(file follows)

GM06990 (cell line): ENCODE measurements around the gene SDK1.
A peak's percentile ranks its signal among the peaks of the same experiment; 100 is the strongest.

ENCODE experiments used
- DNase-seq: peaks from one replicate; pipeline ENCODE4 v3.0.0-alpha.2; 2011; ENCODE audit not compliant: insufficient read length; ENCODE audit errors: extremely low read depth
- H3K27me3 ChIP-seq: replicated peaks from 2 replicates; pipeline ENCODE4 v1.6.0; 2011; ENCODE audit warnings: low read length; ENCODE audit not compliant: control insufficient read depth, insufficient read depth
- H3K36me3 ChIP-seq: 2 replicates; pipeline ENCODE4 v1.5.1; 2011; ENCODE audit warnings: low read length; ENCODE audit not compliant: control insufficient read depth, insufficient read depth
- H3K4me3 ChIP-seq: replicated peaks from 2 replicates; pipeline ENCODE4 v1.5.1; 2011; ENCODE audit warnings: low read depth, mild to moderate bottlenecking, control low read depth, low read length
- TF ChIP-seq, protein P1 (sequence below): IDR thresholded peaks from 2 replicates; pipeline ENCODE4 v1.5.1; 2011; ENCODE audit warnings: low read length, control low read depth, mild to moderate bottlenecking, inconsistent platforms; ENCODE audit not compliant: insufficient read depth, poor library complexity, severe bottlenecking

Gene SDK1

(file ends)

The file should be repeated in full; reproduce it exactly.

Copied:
GM06990 (cell line): ENCODE measurements around the gene SDK1.
A peak's percentile ranks its signal among the peaks of the same experiment; 100 is the strongest.

ENCODE experiments used
- DNase-seq: peaks from one replicate; pipeline ENCODE4 v3.0.0-alpha.2; 2011; ENCODE audit not compliant: insufficient read length; ENCODE audit errors: extremely low read depth
- H3K27me3 ChIP-seq: replicated peaks from 2 replicates; pipeline ENCODE4 v1.6.0; 2011; ENCODE audit warnings: low read length; ENCODE audit not compliant: control insufficient read depth, insufficient read depth
- H3K36me3 ChIP-seq: 2 replicates; pipeline ENCODE4 v1.5.1; 2011; ENCODE audit warnings: low read length; ENCODE audit not compliant: control insufficient read depth, insufficient read depth
- H3K4me3 ChIP-seq: replicated peaks from 2 replicates; pipeline ENCODE4 v1.5.1; 2011; ENCODE audit warnings: low read depth, mild to moderate bottlenecking, control low read depth, low read length
- TF ChIP-seq, protein P1 (sequence below): IDR thresholded peaks from 2 replicates; pipeline ENCODE4 v1.5.1; 2011; ENCODE audit warnings: low read length, control low read depth, mild to moderate bottlenecking, inconsistent platforms; ENCODE audit not compliant: insufficient read depth, poor library complexity, severe bottlenecking

Gene SDK1